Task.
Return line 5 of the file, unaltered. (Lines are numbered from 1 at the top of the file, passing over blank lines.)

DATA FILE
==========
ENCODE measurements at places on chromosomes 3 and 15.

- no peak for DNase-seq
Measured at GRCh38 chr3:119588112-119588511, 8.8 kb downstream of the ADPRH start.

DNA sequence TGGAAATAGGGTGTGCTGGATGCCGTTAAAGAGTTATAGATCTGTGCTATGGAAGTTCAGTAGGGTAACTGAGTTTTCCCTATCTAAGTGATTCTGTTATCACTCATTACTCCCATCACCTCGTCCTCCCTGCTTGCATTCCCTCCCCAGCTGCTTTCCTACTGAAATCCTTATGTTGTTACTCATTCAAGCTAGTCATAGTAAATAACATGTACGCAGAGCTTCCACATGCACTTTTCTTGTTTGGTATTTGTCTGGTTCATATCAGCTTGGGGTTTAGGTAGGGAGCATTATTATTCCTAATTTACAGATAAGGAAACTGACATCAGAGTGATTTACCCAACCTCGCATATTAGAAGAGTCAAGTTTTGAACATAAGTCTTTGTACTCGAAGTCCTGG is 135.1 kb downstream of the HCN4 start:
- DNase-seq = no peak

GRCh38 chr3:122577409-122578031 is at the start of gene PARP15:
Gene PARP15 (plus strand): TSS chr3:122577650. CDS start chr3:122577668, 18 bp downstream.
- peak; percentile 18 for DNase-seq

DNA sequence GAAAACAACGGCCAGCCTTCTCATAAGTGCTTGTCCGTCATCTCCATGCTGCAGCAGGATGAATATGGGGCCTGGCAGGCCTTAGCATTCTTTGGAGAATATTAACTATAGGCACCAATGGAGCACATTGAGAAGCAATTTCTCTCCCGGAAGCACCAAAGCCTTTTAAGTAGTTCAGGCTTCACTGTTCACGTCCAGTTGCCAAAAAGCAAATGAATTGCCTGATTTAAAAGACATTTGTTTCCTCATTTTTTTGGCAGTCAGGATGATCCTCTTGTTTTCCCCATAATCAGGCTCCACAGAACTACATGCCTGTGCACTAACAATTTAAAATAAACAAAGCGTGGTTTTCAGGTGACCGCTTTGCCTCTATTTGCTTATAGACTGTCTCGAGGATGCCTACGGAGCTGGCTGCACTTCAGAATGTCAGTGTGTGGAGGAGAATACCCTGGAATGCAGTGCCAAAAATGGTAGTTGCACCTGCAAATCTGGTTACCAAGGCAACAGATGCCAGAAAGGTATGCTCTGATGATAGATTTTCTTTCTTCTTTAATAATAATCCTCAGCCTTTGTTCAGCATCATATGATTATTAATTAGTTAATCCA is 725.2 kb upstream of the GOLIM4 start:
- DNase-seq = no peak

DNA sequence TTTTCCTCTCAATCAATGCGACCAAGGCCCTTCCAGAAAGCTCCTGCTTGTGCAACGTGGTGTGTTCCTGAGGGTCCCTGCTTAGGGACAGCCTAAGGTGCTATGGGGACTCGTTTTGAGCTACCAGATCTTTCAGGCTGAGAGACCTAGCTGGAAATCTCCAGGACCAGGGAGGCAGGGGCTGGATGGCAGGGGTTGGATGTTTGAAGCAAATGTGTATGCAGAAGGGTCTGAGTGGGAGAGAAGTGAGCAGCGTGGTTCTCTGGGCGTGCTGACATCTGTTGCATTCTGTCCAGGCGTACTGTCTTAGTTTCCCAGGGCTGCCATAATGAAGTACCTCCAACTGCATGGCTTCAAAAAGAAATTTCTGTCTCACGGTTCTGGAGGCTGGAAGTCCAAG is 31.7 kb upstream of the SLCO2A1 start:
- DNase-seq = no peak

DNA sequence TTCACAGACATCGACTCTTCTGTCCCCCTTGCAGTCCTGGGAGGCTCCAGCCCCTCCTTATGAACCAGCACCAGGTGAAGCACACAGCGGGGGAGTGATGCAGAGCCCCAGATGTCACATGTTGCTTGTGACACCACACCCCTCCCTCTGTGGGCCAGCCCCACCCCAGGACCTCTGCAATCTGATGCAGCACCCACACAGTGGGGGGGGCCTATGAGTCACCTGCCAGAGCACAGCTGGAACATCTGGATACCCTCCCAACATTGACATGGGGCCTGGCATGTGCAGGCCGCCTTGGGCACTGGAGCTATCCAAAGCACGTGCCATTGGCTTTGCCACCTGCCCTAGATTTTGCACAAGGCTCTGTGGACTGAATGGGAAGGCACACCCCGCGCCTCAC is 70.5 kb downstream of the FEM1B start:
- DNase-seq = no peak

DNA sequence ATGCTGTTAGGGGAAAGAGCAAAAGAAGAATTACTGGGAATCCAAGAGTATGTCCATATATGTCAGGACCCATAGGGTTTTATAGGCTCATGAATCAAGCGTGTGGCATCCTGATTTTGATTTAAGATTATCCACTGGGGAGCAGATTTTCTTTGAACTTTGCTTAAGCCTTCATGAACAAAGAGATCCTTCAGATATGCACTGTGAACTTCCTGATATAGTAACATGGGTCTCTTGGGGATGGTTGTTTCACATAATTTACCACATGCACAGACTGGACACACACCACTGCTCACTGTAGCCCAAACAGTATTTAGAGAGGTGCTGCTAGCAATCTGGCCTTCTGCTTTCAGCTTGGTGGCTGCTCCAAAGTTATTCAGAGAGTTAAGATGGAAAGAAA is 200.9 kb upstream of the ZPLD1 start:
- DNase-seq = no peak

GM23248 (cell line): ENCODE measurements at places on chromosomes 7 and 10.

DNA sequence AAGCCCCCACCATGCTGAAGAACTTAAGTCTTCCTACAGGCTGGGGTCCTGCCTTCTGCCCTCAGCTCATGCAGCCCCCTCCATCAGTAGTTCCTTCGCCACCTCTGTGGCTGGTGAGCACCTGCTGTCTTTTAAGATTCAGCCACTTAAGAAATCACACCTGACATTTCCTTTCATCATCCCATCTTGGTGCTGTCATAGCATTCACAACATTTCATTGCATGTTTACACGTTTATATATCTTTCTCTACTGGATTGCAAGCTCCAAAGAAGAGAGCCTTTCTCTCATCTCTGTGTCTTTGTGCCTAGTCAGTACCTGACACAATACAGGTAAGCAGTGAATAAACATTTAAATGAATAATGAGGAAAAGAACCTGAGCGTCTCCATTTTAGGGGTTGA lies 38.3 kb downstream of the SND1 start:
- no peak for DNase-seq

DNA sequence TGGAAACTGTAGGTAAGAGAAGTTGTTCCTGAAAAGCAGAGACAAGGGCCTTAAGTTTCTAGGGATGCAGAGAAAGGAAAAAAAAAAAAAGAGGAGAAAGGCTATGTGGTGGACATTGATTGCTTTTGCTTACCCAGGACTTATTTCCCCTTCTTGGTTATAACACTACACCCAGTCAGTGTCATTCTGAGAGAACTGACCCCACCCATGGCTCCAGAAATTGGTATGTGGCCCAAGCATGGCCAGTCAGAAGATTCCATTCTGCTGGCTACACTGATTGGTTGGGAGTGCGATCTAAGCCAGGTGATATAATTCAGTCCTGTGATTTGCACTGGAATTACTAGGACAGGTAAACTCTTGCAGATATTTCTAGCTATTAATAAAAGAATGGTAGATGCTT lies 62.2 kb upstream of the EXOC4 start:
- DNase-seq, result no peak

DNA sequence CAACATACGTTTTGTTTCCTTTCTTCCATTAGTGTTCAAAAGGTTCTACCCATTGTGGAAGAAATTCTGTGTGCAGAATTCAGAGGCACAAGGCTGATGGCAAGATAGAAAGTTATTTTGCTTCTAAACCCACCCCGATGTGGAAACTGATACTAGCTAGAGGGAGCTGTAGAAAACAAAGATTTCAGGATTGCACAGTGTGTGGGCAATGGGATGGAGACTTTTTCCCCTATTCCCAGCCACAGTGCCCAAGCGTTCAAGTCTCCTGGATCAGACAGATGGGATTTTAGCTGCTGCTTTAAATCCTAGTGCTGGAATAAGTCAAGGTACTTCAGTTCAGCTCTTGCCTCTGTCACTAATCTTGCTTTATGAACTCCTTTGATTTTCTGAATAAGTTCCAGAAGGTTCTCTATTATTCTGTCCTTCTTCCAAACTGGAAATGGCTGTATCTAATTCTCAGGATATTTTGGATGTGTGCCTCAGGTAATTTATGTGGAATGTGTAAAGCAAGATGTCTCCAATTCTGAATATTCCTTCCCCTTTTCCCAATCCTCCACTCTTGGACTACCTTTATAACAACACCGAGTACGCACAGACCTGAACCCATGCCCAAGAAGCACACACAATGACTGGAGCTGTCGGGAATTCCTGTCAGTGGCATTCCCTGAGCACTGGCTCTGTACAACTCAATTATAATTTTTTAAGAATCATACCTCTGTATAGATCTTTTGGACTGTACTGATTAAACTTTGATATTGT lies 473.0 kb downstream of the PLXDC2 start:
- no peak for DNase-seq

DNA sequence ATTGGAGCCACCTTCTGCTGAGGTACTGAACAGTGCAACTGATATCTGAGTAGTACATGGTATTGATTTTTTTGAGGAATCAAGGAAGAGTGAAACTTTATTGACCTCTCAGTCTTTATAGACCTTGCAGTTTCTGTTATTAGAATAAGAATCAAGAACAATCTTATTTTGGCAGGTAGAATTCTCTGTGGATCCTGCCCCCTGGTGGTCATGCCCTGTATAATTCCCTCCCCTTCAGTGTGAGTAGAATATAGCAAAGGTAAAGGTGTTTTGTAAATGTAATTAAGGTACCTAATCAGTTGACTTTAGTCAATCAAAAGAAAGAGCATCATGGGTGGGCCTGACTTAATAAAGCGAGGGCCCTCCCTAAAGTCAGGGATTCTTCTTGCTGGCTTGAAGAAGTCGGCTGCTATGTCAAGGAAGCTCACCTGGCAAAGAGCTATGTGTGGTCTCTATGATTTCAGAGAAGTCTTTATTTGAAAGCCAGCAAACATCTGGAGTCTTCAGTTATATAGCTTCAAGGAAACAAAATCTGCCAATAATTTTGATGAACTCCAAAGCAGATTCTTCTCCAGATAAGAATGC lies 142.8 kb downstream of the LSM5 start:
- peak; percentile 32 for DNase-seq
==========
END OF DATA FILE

- DNase-seq = no peak